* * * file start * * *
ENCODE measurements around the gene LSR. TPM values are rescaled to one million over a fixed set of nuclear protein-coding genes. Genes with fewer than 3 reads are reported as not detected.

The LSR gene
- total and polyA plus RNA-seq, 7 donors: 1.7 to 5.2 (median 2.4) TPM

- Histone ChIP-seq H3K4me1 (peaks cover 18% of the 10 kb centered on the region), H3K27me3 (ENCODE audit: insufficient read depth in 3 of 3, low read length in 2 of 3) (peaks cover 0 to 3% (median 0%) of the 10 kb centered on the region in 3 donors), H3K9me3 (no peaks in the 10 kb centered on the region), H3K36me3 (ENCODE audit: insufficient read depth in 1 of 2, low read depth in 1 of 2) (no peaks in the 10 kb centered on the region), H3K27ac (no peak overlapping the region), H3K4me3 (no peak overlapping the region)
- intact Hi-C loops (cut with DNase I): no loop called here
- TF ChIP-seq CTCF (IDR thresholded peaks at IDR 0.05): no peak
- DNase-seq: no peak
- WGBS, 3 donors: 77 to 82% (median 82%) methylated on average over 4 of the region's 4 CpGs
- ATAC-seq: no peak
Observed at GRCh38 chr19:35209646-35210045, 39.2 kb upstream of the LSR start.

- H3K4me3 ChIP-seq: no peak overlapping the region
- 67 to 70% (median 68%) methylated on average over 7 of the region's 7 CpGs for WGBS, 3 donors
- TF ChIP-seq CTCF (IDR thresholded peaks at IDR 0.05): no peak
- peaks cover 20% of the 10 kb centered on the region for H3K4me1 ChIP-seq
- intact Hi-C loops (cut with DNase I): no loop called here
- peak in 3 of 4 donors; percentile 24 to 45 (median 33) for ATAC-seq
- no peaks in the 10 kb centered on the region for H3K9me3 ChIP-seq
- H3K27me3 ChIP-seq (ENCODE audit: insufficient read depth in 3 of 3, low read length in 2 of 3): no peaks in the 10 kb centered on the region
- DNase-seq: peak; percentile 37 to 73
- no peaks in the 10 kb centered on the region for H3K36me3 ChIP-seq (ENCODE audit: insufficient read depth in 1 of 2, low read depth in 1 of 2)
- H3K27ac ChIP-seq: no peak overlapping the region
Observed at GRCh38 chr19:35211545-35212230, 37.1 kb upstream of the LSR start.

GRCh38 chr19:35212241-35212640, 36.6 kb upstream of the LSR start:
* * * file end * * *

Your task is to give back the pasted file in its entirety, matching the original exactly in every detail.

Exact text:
ENCODE measurements around the gene LSR. TPM values are rescaled to one million over a fixed set of nuclear protein-coding genes. Genes with fewer than 3 reads are reported as not detected.

The LSR gene
- total and polyA plus RNA-seq, 7 donors: 1.7 to 5.2 (median 2.4) TPM

- Histone ChIP-seq H3K4me1 (peaks cover 18% of the 10 kb centered on the region), H3K27me3 (ENCODE audit: insufficient read depth in 3 of 3, low read length in 2 of 3) (peaks cover 0 to 3% (median 0%) of the 10 kb centered on the region in 3 donors), H3K9me3 (no peaks in the 10 kb centered on the region), H3K36me3 (ENCODE audit: insufficient read depth in 1 of 2, low read depth in 1 of 2) (no peaks in the 10 kb centered on the region), H3K27ac (no peak overlapping the region), H3K4me3 (no peak overlapping the region)
- intact Hi-C loops (cut with DNase I): no loop called here
- TF ChIP-seq CTCF (IDR thresholded peaks at IDR 0.05): no peak
- DNase-seq: no peak
- WGBS, 3 donors: 77 to 82% (median 82%) methylated on average over 4 of the region's 4 CpGs
- ATAC-seq: no peak
Observed at GRCh38 chr19:35209646-35210045, 39.2 kb upstream of the LSR start.

- H3K4me3 ChIP-seq: no peak overlapping the region
- 67 to 70% (median 68%) methylated on average over 7 of the region's 7 CpGs for WGBS, 3 donors
- TF ChIP-seq CTCF (IDR thresholded peaks at IDR 0.05): no peak
- peaks cover 20% of the 10 kb centered on the region for H3K4me1 ChIP-seq
- intact Hi-C loops (cut with DNase I): no loop called here
- peak in 3 of 4 donors; percentile 24 to 45 (median 33) for ATAC-seq
- no peaks in the 10 kb centered on the region for H3K9me3 ChIP-seq
- H3K27me3 ChIP-seq (ENCODE audit: insufficient read depth in 3 of 3, low read length in 2 of 3): no peaks in the 10 kb centered on the region
- DNase-seq: peak; percentile 37 to 73
- no peaks in the 10 kb centered on the region for H3K36me3 ChIP-seq (ENCODE audit: insufficient read depth in 1 of 2, low read depth in 1 of 2)
- H3K27ac ChIP-seq: no peak overlapping the region
Observed at GRCh38 chr19:35211545-35212230, 37.1 kb upstream of the LSR start.

GRCh38 chr19:35212241-35212640, 36.6 kb upstream of the LSR start: